} starting onions from seed indoors
Caribbean Garden Seeds

starting onions from seed indoors


Sowing inside in January or February under growing lights then transplanting to the garden in early spring is the only way that I can grow onions from seed and have them mature in my zone 5 garden. If you live in more southern areas, you can plant onion seeds in late summer to early fall, overwinter, and they will begin growing when the weather warms.

You can get at least an 8 - 12 week headstart on the outdoor onion growing season by starting your onion seeds under a T5 fluorescent grow light. Obviously, starting onions from seed rather than starting from bulbs requires a little extra time anyway. In colder areas in the northern hemisphere you can get started in December (hey it gives you something to do over the winter months) to have seedlings ready to transplant into the garden in early Spring. You can also get Japanese (overwintering) varieties started in August when the intense heat in warmer areas can make starting seedlings difficult. 

Any standard seedling potting mix is fine. Avoid anything with too much nitrogen at first - your onions only require lots of this later! For the first few weeks it's all about roots and starting to build a bulb. I like to mix in some vermiculite (1 part vermiculite, 4 parts potting mix) as this aids in nutrient and moisture retention. Fill flats or cell trays with a well moistened mix - it should be quite wet without being sludge - sprinkle seeds generously and top off with a quarter inch of wet vermiculite. The top layer of wet vermiculite is like a duvet for the seeds - it keeps moisture and temperature levels constant and certainly increases germination rates.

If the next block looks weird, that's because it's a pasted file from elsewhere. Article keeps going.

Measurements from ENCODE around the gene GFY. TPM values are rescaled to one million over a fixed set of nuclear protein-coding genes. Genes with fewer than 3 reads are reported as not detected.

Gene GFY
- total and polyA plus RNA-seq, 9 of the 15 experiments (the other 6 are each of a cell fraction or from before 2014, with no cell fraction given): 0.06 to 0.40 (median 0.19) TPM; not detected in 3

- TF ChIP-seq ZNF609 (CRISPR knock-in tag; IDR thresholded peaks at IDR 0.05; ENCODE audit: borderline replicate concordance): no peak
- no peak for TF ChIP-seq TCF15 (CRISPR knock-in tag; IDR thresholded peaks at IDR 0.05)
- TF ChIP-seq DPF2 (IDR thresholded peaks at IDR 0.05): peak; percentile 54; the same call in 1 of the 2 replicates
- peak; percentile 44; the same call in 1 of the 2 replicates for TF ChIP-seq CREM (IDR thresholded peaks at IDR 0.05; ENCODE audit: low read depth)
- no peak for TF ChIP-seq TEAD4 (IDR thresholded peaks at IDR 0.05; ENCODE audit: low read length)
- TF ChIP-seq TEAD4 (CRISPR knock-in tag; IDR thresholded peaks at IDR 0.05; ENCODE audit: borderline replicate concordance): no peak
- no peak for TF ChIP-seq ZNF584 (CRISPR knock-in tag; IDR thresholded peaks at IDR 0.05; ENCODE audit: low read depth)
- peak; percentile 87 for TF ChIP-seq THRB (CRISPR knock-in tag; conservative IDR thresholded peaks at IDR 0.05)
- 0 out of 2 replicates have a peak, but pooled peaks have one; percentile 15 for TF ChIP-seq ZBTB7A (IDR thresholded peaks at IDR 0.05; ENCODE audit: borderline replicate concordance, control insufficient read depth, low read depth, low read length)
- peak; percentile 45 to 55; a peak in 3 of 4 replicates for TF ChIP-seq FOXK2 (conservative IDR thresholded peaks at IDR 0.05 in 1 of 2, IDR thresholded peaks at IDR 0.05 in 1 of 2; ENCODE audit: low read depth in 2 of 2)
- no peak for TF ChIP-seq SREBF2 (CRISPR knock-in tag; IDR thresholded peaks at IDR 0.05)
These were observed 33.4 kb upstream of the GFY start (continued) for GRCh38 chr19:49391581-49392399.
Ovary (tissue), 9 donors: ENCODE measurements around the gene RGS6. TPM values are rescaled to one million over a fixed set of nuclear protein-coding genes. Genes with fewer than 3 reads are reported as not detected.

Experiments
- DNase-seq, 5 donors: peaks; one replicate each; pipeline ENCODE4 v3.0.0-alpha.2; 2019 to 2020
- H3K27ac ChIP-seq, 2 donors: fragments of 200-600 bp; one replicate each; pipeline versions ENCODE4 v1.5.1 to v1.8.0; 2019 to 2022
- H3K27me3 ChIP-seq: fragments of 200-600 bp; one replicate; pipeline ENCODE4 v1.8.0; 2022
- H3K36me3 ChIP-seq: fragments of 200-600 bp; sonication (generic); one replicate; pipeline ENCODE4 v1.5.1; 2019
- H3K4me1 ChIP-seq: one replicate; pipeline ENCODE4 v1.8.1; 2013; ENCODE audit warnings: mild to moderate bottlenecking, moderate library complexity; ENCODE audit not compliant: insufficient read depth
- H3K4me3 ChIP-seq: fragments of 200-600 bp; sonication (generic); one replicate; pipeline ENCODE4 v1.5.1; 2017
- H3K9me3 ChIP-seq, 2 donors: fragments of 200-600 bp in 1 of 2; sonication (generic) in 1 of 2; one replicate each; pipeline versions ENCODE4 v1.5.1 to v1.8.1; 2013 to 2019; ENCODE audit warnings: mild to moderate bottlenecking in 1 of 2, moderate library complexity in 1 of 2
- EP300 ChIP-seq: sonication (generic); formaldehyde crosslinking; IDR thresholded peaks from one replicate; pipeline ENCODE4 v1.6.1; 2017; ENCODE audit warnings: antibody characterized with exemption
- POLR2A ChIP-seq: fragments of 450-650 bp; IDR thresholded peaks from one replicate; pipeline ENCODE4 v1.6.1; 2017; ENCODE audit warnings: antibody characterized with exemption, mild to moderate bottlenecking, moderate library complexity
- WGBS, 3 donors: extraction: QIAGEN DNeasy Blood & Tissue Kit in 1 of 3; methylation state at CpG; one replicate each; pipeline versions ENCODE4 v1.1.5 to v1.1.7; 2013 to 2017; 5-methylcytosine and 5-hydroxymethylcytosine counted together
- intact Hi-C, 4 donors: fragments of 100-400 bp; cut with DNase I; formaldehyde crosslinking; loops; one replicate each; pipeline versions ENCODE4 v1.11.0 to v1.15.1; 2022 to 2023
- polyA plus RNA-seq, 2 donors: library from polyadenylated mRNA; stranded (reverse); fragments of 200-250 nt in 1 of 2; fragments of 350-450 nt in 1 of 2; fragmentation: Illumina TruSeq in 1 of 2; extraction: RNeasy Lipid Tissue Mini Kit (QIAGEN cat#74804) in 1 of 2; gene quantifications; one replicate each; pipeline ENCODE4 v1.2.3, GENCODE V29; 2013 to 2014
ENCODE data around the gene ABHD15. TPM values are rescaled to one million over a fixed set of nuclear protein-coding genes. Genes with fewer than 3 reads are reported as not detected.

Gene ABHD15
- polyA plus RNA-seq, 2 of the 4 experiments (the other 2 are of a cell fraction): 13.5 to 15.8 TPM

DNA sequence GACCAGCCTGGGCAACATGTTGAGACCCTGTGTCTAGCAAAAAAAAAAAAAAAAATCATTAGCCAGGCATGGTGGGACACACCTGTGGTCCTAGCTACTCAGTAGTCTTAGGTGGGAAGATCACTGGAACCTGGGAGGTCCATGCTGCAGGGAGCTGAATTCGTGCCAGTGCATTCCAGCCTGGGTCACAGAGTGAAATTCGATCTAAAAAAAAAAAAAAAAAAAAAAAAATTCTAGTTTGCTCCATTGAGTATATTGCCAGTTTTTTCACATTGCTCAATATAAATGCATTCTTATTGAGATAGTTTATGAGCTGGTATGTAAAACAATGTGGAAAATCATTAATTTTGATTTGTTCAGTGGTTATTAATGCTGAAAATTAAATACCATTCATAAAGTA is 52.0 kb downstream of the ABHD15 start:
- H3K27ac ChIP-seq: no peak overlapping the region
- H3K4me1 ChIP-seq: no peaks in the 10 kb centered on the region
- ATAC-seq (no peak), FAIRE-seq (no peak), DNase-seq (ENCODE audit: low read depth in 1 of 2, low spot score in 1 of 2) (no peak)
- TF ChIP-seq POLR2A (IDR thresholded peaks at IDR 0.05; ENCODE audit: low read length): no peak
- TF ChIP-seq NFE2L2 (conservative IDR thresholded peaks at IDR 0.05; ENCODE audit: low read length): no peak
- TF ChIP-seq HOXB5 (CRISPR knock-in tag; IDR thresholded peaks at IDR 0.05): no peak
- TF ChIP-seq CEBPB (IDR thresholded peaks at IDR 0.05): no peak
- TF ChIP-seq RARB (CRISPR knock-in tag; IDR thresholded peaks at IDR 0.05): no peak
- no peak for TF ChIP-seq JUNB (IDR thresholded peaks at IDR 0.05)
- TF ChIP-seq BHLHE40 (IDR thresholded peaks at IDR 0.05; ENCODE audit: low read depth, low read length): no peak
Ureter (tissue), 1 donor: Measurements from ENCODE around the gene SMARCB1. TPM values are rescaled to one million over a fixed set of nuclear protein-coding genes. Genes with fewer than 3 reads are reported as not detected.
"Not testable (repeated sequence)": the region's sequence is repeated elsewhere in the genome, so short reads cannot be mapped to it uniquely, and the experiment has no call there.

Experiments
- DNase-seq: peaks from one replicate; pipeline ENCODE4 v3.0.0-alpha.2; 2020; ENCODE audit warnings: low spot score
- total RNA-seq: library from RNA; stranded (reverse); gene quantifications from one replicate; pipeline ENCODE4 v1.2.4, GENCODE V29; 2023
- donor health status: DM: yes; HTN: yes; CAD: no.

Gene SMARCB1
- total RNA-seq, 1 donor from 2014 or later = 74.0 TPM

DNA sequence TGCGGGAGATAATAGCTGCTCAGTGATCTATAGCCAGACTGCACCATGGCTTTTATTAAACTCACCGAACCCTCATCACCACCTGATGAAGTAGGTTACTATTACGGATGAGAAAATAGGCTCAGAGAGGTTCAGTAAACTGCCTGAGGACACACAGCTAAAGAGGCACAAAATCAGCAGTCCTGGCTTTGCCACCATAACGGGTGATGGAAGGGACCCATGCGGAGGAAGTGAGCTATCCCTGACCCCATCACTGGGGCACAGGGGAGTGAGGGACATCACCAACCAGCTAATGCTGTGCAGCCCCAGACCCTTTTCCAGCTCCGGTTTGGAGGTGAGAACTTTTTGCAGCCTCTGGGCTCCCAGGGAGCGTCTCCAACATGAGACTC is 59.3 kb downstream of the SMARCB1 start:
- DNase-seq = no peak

Find a cool spot in your house like a basement or garage. Use a propagator lid on top of your cell tray or flat to help raise relative humidity levels. Lift it once each day for a quick visual inspection. Onion germination is most fast and reliable in the low 70s fahrenheit. A commonly accepted range is 68-75°F (20-24°C). Use a heat mat to keep the bottom of your propagator but discontinue use once the majority of the viable seeds appear to have sprouted.

As a general rule of thumb, you should set your T5 fluorescent grow lights on to 12 hours a day to start onion seeds. Keep your T5 fluorescent grow light raised up at least a foot or so above the propagator - monitor temperatures inside the propgator using a min/max thermometer with a remote probe. Don't let it get too warm in there! If temperatures are higher than the mid 70s, try raising your lights or discontinuing use of your heat mat.

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